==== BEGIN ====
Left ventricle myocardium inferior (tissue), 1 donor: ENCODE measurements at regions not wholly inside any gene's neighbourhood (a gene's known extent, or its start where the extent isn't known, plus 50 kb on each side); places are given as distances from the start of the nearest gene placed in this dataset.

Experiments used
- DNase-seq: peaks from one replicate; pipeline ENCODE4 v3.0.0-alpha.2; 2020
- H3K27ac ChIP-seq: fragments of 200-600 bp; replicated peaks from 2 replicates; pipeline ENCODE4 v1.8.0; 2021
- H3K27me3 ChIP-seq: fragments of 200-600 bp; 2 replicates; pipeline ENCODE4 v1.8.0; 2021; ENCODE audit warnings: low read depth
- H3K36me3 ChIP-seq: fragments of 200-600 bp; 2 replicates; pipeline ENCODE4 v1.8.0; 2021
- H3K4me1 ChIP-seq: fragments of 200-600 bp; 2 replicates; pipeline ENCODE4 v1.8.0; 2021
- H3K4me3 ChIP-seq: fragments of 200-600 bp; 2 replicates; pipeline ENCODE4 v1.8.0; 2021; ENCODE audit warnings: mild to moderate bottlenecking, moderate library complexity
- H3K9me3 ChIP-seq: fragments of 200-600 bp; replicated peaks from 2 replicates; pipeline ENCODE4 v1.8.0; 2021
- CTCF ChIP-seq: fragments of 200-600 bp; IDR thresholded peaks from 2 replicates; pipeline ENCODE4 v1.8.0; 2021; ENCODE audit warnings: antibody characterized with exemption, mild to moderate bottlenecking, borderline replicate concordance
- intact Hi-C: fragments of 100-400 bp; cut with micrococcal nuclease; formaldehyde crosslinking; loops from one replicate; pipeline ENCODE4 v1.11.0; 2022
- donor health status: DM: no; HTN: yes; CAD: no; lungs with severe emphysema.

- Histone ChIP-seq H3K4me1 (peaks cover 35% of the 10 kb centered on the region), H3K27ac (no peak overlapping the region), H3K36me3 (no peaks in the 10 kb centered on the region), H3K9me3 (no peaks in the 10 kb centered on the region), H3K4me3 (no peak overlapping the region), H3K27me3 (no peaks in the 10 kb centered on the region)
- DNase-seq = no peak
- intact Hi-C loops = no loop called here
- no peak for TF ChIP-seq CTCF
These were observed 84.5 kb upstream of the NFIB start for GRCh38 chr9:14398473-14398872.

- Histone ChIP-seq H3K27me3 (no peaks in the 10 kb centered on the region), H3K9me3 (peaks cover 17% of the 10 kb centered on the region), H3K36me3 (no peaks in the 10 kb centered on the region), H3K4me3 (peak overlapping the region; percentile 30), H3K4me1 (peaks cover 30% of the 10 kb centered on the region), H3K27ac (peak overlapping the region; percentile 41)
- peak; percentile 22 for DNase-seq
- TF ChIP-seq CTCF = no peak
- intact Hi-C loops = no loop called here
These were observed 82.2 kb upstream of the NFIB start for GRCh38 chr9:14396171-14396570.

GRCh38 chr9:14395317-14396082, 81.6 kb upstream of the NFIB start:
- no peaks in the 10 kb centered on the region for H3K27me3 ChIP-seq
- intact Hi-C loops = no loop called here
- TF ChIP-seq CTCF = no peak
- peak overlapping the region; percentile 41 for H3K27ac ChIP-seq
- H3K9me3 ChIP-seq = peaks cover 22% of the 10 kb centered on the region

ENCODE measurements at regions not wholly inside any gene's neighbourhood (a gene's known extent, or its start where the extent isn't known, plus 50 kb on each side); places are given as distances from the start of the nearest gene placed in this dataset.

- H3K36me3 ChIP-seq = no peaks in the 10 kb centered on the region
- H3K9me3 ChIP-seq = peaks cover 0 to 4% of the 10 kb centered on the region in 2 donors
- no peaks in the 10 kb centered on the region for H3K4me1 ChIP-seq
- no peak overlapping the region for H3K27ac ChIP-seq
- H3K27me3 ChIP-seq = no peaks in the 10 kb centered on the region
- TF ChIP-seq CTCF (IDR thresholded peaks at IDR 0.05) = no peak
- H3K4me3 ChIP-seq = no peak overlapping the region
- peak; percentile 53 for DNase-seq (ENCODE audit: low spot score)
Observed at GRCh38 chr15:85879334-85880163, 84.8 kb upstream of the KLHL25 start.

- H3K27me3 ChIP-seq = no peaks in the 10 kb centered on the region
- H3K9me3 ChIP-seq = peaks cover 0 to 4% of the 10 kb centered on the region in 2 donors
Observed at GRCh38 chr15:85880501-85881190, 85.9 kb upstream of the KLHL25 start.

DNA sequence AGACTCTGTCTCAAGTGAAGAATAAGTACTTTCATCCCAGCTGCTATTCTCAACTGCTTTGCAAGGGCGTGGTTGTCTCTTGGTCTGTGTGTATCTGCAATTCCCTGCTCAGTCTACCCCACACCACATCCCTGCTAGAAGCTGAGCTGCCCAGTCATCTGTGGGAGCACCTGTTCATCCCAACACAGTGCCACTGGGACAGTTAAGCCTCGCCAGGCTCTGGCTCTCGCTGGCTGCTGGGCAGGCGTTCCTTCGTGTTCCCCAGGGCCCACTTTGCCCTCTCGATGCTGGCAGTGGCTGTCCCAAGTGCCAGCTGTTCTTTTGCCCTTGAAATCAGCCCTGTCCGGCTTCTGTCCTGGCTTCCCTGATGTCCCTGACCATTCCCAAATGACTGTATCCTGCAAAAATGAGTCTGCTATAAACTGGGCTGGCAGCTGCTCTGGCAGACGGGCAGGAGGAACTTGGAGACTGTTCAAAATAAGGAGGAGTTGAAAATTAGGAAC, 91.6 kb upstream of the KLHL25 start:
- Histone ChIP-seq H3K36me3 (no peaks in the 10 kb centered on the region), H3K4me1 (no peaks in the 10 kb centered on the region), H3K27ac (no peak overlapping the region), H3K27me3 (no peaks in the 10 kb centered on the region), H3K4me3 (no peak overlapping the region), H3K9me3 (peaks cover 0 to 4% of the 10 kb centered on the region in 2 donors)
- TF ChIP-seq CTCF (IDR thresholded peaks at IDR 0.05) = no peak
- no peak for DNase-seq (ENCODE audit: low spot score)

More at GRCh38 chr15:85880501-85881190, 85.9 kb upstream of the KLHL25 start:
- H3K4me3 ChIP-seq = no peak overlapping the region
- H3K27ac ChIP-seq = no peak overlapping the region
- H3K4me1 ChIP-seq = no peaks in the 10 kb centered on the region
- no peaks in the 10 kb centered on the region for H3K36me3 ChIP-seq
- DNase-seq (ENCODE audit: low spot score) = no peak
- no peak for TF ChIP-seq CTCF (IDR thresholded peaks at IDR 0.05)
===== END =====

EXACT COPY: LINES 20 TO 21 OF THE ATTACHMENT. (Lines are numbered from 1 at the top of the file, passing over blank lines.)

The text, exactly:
- TF ChIP-seq CTCF = no peak
- intact Hi-C loops = no loop called here